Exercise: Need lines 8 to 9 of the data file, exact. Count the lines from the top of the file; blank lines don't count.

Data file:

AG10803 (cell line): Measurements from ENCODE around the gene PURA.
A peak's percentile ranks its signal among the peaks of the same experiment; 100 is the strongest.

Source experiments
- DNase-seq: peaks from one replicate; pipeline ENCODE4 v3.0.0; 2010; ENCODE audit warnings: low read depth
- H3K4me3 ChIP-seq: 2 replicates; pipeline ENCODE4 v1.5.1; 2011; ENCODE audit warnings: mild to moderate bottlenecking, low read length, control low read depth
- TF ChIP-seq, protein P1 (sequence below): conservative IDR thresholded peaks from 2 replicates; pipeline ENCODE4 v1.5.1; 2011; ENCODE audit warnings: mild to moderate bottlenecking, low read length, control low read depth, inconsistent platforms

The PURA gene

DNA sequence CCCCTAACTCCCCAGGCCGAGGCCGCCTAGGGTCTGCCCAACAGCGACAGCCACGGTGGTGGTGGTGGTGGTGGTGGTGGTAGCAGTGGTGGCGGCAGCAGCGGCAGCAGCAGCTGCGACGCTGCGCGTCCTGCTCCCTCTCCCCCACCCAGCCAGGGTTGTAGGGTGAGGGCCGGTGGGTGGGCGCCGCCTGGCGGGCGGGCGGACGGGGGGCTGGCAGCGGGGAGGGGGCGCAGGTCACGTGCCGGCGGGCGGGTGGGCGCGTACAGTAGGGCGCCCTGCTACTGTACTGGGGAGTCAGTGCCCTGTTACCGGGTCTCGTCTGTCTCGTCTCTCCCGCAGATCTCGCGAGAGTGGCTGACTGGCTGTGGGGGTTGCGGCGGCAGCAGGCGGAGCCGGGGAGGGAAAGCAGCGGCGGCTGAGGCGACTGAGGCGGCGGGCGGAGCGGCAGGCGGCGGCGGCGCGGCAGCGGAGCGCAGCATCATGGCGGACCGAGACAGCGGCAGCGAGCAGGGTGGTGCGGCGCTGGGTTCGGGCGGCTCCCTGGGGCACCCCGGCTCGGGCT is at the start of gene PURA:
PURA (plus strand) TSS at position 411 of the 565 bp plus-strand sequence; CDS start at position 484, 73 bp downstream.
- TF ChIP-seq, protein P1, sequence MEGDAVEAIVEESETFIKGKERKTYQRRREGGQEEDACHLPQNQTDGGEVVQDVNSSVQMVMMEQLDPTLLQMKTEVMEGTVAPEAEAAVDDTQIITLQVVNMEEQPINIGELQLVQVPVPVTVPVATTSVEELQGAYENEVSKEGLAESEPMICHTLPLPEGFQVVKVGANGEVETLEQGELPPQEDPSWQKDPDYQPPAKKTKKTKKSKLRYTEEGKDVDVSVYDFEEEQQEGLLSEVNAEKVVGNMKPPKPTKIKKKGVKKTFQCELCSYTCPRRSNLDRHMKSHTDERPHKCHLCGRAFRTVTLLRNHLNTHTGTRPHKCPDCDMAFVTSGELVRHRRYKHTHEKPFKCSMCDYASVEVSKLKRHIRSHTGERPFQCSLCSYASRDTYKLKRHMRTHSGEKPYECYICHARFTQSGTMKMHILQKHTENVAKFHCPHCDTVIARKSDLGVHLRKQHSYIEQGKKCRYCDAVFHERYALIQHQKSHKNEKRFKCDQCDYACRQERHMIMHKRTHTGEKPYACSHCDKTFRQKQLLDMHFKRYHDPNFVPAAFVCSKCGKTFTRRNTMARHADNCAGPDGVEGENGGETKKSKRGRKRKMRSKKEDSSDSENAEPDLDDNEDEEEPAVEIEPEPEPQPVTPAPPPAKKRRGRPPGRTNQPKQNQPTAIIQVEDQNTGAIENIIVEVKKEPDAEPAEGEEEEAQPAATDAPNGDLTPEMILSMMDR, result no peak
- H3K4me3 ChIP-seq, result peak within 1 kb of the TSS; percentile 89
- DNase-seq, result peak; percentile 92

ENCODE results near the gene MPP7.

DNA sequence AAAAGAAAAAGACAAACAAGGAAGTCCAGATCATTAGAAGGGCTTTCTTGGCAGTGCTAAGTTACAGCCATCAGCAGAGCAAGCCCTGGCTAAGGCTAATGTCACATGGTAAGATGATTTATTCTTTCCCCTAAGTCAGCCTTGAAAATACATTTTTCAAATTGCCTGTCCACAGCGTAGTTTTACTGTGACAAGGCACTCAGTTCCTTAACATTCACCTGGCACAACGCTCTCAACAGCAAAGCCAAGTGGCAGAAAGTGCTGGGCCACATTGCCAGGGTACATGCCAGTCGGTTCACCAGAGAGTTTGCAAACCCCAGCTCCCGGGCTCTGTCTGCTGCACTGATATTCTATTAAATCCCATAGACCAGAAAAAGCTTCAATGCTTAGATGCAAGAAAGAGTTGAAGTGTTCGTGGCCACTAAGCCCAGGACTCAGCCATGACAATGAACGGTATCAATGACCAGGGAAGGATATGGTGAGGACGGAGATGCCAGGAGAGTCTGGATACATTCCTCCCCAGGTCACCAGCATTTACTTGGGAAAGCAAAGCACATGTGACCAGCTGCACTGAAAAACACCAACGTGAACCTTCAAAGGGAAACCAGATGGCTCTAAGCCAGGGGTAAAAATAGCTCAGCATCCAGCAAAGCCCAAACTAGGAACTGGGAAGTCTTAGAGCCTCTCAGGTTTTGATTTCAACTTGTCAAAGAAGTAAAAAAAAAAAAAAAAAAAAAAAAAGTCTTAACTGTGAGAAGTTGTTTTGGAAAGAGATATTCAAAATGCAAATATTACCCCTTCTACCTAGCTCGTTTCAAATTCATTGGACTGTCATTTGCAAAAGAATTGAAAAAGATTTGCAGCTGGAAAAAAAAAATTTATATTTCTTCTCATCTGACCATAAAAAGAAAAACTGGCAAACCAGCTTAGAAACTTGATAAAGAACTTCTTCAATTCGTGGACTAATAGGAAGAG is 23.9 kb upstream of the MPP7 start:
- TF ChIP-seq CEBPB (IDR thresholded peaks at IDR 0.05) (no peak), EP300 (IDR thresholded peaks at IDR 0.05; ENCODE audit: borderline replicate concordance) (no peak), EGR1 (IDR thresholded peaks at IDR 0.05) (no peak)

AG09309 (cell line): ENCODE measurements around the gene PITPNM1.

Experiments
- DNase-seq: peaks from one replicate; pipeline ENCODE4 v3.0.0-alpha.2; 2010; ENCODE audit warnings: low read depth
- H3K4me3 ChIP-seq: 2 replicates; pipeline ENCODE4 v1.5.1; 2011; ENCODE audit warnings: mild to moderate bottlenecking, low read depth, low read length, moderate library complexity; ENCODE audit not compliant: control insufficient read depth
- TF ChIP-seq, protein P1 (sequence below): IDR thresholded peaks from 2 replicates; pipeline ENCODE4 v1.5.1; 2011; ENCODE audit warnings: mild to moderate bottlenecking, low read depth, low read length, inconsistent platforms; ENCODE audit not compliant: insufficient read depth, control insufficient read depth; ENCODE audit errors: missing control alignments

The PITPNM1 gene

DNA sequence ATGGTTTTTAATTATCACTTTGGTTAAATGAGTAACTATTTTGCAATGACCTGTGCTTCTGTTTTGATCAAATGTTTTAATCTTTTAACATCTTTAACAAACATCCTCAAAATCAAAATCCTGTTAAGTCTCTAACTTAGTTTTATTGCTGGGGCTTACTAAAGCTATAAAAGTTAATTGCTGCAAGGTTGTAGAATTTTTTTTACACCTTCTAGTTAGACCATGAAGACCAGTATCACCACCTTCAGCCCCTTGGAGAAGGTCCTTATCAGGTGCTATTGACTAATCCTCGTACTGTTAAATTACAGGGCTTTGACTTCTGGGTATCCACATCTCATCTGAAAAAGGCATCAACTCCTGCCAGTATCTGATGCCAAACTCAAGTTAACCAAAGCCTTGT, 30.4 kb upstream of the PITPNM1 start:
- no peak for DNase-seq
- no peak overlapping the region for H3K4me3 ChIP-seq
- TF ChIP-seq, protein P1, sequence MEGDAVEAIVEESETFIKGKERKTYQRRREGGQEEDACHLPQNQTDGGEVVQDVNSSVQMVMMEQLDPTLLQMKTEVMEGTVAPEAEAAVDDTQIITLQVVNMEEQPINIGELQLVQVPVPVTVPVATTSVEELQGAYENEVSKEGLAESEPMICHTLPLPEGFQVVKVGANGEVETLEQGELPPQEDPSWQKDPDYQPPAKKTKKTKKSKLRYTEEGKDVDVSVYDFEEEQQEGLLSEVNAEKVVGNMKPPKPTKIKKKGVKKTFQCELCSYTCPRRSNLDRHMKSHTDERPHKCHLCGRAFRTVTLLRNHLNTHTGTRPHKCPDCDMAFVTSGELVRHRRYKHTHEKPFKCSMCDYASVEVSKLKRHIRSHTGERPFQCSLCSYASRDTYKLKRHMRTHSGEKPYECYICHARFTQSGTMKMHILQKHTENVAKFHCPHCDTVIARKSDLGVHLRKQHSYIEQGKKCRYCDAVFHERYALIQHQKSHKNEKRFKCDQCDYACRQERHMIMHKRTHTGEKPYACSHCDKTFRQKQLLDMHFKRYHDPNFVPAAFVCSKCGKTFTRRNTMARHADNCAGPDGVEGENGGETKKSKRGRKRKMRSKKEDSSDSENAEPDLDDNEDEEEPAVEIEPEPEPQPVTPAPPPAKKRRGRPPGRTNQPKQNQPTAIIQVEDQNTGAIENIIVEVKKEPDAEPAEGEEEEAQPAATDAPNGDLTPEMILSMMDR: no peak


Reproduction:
DNA sequence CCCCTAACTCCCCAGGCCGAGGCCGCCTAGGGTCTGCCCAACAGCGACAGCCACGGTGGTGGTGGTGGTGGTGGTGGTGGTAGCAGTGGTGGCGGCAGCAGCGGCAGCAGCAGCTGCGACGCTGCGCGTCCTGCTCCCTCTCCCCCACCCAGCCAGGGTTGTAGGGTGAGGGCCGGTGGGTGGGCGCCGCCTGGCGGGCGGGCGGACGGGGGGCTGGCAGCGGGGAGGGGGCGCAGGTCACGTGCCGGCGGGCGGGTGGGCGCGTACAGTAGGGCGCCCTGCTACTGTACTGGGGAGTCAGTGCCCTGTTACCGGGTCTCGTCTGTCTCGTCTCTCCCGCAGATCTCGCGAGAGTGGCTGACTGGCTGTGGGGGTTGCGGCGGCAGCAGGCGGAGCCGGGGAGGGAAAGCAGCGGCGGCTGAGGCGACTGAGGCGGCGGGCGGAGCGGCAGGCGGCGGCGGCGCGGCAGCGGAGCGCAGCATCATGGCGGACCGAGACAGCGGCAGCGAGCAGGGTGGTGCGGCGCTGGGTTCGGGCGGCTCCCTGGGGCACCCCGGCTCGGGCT is at the start of gene PURA:
PURA (plus strand) TSS at position 411 of the 565 bp plus-strand sequence; CDS start at position 484, 73 bp downstream.